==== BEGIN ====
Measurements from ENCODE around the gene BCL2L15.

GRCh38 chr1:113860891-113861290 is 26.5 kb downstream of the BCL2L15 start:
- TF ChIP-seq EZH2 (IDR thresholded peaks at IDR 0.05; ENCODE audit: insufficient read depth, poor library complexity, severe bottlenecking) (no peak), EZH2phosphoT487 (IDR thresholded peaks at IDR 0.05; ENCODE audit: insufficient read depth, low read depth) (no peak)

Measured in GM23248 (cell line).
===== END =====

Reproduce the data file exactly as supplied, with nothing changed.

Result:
Measurements from ENCODE around the gene BCL2L15.

GRCh38 chr1:113860891-113861290 is 26.5 kb downstream of the BCL2L15 start:
- TF ChIP-seq EZH2 (IDR thresholded peaks at IDR 0.05; ENCODE audit: insufficient read depth, poor library complexity, severe bottlenecking) (no peak), EZH2phosphoT487 (IDR thresholded peaks at IDR 0.05; ENCODE audit: insufficient read depth, low read depth) (no peak)

Measured in GM23248 (cell line).